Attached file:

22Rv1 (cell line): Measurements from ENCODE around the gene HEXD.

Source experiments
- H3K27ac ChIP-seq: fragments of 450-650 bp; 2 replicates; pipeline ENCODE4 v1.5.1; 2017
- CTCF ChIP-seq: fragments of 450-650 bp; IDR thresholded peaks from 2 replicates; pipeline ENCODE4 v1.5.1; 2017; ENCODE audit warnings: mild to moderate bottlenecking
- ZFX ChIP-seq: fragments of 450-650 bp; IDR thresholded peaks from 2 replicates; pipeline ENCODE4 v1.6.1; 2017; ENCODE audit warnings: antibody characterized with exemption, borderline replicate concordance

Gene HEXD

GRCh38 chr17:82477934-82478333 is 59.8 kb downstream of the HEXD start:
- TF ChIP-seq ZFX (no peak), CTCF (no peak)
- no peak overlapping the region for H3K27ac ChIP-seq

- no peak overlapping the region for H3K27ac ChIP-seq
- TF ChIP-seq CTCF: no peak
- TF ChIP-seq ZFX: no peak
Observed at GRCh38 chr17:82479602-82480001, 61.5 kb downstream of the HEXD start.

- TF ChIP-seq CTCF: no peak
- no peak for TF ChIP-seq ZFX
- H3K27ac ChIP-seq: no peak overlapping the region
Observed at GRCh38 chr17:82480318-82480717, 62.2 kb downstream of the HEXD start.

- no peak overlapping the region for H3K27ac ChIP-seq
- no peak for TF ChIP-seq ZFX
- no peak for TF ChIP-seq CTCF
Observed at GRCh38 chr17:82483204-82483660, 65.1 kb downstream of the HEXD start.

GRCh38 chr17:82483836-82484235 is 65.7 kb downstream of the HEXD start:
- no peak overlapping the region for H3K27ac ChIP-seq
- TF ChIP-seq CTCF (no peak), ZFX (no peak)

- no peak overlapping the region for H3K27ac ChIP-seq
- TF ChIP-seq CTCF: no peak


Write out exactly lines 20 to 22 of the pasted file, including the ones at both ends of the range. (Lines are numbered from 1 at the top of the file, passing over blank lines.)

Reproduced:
- no peak for TF ChIP-seq CTCF
Observed at GRCh38 chr17:82483204-82483660, 65.1 kb downstream of the HEXD start.

GRCh38 chr17:82483836-82484235 is 65.7 kb downstream of the HEXD start: